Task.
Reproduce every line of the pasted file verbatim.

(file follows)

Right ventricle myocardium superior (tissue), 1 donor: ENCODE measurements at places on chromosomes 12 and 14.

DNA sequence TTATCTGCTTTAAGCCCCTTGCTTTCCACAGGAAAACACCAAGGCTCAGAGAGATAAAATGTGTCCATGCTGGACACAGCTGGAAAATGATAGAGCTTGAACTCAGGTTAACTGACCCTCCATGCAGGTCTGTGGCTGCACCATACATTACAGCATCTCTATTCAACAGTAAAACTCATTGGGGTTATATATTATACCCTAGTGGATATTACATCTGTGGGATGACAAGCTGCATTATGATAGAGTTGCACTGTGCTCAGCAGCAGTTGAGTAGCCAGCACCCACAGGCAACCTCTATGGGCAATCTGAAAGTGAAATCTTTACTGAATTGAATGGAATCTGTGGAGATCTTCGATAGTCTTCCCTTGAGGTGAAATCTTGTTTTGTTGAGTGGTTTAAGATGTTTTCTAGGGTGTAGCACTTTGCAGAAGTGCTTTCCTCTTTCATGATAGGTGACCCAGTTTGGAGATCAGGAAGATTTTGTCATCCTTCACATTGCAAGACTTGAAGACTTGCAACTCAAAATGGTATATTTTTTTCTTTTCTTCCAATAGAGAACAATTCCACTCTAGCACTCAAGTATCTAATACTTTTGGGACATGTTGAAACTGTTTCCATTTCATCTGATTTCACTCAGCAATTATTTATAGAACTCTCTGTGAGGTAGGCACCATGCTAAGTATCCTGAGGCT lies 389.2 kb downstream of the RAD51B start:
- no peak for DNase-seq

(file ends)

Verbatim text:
Right ventricle myocardium superior (tissue), 1 donor: ENCODE measurements at places on chromosomes 12 and 14.

DNA sequence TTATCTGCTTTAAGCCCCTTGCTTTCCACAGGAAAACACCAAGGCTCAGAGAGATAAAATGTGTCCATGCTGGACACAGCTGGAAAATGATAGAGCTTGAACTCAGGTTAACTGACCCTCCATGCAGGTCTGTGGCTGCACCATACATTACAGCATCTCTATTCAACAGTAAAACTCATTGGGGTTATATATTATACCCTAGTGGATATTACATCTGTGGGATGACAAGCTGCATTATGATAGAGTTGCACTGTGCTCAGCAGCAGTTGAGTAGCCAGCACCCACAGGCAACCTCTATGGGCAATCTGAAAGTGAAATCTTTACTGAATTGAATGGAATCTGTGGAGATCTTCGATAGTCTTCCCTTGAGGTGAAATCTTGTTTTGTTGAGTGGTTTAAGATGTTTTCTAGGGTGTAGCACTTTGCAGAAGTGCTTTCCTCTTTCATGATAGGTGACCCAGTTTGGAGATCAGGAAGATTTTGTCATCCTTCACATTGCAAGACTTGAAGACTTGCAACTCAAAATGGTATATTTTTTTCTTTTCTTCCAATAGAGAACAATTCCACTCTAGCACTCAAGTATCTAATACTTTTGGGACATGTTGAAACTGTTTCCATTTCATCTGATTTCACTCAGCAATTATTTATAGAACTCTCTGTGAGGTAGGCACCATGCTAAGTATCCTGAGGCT lies 389.2 kb downstream of the RAD51B start:
- no peak for DNase-seq